President Donald Trump is threatening to impose new tariffs on imported cars again. This time, he’s claiming that the protectionist measure could have saved the factories that GM is closing.
In a pair of Wednesday tweets, the president pointed to the 25% levies that are placed on pickup-truck imports into the U.S., and said this “chicken tax” was the reason why the U.S. small truck business is doing well.
“If we did that with cars coming in, many more cars would be built here and GM would not be closing their plants in Ohio, Michigan & Maryland,” Trump tweeted, adding that “The President has great power on this issue.”
According to Germany’s Wirtschaftswoche magazine, Trump is already preparing to impose 25% tariffs on car imports from everywhere except for Canada and Mexico, despite the fact that his administration has said it won’t target the EU and Japan with new tariffs while trade talks are ongoing.
The publication said Trump could make the move as soon as next week, now that the Commerce Department has presented him with a report that he asked for on the possibility of doing so on “national security” grounds—the same justification the president used for his steel and aluminum tariffs.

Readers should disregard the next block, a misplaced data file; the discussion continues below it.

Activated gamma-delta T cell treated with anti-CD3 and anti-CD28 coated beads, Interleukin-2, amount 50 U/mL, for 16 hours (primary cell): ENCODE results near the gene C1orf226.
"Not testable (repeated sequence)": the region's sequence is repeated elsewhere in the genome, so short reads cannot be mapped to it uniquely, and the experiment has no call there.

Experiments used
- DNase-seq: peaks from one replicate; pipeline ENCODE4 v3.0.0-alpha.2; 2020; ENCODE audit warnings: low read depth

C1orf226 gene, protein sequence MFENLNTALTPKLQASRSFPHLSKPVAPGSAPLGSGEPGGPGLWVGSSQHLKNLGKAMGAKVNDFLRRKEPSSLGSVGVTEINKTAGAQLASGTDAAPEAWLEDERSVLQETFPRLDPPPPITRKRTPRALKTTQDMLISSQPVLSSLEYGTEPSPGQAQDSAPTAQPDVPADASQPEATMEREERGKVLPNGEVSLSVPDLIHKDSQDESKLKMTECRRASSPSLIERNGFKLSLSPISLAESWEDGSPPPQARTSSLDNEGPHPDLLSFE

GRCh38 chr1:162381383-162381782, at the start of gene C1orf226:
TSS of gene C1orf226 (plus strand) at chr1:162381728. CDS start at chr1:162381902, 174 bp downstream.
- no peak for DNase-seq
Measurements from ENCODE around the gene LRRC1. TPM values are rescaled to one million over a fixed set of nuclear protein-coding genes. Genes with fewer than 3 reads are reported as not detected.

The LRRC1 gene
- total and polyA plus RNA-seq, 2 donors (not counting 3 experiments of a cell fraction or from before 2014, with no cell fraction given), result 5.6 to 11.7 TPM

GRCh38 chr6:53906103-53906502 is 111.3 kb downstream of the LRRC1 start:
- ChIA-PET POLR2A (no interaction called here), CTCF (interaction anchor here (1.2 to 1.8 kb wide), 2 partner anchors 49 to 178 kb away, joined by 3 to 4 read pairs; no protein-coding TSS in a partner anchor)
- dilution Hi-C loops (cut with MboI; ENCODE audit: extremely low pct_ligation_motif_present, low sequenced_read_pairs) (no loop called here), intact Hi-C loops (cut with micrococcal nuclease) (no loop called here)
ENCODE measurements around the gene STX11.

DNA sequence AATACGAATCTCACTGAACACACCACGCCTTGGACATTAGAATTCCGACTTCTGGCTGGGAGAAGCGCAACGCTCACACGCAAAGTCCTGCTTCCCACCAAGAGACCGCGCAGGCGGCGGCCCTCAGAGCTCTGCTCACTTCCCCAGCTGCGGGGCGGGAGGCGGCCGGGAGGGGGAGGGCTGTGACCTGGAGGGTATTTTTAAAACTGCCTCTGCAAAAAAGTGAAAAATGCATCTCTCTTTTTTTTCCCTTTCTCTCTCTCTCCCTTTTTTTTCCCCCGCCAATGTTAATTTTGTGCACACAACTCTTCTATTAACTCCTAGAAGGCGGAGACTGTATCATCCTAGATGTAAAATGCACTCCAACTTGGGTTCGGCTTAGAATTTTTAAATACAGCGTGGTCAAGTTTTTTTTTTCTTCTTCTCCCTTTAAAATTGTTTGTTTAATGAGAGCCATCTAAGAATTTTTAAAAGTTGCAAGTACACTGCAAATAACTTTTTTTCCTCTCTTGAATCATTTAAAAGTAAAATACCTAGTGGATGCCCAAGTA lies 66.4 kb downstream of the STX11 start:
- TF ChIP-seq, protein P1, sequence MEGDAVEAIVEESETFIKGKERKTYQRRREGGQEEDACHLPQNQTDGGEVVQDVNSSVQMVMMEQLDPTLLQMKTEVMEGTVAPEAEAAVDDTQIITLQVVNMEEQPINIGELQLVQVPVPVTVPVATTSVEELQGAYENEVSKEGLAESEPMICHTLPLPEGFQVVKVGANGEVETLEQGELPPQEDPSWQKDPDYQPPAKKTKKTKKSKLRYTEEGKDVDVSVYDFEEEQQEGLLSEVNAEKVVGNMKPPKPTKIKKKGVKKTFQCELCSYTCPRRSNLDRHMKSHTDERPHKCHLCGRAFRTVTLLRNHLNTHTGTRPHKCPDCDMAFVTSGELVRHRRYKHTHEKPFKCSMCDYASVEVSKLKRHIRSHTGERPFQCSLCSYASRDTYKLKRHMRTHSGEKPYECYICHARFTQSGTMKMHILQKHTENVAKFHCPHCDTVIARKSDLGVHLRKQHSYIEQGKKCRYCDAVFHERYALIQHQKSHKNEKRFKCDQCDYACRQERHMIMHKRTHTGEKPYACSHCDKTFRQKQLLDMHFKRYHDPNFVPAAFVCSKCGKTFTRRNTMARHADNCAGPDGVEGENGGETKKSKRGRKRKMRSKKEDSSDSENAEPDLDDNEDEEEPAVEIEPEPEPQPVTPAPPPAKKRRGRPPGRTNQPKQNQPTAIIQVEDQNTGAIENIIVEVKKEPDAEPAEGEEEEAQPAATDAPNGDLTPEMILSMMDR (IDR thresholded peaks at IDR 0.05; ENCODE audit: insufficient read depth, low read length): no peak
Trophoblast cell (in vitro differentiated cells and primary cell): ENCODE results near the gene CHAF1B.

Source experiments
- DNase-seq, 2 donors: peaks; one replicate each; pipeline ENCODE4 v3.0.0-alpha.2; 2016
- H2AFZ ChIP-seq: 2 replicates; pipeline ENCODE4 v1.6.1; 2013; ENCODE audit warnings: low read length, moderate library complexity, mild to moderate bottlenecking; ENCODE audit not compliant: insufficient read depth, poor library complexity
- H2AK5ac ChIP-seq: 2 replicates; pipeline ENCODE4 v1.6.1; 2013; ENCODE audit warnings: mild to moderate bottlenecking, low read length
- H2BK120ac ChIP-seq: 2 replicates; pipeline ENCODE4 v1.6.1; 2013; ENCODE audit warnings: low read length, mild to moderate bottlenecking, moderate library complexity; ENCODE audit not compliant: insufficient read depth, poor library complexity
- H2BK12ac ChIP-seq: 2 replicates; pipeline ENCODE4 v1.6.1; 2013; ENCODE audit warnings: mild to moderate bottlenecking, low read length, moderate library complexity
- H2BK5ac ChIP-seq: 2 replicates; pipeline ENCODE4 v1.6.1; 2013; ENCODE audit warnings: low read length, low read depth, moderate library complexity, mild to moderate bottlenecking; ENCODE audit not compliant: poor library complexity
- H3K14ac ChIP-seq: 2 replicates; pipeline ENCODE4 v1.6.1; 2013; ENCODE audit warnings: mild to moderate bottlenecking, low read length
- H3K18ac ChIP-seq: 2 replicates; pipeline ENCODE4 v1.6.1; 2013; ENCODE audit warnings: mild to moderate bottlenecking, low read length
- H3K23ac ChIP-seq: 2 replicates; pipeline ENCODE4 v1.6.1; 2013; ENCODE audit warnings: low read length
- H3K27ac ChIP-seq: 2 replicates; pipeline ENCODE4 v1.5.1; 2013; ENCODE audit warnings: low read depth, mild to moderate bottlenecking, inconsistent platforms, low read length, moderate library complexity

Meanwhile, U.S. Trade Representative Robert Lighthizer said Wednesday that Trump had to look at how to increase tariffs on Chinese car imports from 27.5% to 40%, to bring them in line with the tariffs China levies on U.S. car imports—China imposes lower tariffs of 15% on imports from other countries.
“As the president has repeatedly noted, China’s aggressive, State-directed industrial policies are causing severe harm to U.S. workers and manufacturers,” Lighthizer said in a statement. “We are continuing to raise these issues with China. As of yet, China has not come to the table with proposals for meaningful reform.”
The chicken tax is so named because it is a vestige of a half-century-old tranche of tariffs that were designed to retaliate against France and West Germany for their tariffs on U.S. poultry. The chicken tax once covered items such as brandy and potato starch, but these days all that’s left is the tariff on imported light trucks.
Trump is right that people in the U.S. like their American-made light trucks, though that is in fact one of the main reasons for GM closing the factories it’s closing. Customers want trucks and SUVs rather than sedans, so the plants that make sedans are being axed.
GM’s restructuring is also designed to make it fitter for the new era of electric cars. Trump has threatened to remove GM’s subsidies in retaliation for its plant-closure plans, but the only clear subsidies associated with GM’s products can be found in the tax relief consumers get for buying electric cars.